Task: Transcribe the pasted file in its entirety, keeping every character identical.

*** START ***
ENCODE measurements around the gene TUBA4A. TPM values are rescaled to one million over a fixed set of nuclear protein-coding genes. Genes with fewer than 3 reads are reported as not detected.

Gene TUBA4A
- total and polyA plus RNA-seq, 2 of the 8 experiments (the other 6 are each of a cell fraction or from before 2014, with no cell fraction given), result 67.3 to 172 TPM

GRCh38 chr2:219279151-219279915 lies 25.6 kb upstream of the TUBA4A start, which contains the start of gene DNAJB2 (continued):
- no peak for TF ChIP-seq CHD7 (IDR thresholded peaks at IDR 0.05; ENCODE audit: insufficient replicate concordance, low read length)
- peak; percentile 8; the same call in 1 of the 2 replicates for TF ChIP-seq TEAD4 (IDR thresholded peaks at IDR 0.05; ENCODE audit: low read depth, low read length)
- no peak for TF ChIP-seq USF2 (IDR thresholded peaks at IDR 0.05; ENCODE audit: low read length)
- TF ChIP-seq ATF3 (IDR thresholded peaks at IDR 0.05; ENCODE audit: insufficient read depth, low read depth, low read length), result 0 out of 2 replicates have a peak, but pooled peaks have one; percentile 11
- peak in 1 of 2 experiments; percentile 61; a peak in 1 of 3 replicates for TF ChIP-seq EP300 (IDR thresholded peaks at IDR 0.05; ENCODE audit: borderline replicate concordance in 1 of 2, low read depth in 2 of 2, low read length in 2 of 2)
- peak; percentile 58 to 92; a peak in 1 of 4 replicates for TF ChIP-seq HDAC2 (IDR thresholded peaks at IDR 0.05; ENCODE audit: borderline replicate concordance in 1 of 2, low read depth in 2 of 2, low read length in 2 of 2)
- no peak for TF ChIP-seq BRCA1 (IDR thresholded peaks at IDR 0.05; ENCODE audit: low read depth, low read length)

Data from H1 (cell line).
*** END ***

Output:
ENCODE measurements around the gene TUBA4A. TPM values are rescaled to one million over a fixed set of nuclear protein-coding genes. Genes with fewer than 3 reads are reported as not detected.

Gene TUBA4A
- total and polyA plus RNA-seq, 2 of the 8 experiments (the other 6 are each of a cell fraction or from before 2014, with no cell fraction given), result 67.3 to 172 TPM

GRCh38 chr2:219279151-219279915 lies 25.6 kb upstream of the TUBA4A start, which contains the start of gene DNAJB2 (continued):
- no peak for TF ChIP-seq CHD7 (IDR thresholded peaks at IDR 0.05; ENCODE audit: insufficient replicate concordance, low read length)
- peak; percentile 8; the same call in 1 of the 2 replicates for TF ChIP-seq TEAD4 (IDR thresholded peaks at IDR 0.05; ENCODE audit: low read depth, low read length)
- no peak for TF ChIP-seq USF2 (IDR thresholded peaks at IDR 0.05; ENCODE audit: low read length)
- TF ChIP-seq ATF3 (IDR thresholded peaks at IDR 0.05; ENCODE audit: insufficient read depth, low read depth, low read length), result 0 out of 2 replicates have a peak, but pooled peaks have one; percentile 11
- peak in 1 of 2 experiments; percentile 61; a peak in 1 of 3 replicates for TF ChIP-seq EP300 (IDR thresholded peaks at IDR 0.05; ENCODE audit: borderline replicate concordance in 1 of 2, low read depth in 2 of 2, low read length in 2 of 2)
- peak; percentile 58 to 92; a peak in 1 of 4 replicates for TF ChIP-seq HDAC2 (IDR thresholded peaks at IDR 0.05; ENCODE audit: borderline replicate concordance in 1 of 2, low read depth in 2 of 2, low read length in 2 of 2)
- no peak for TF ChIP-seq BRCA1 (IDR thresholded peaks at IDR 0.05; ENCODE audit: low read depth, low read length)

Data from H1 (cell line).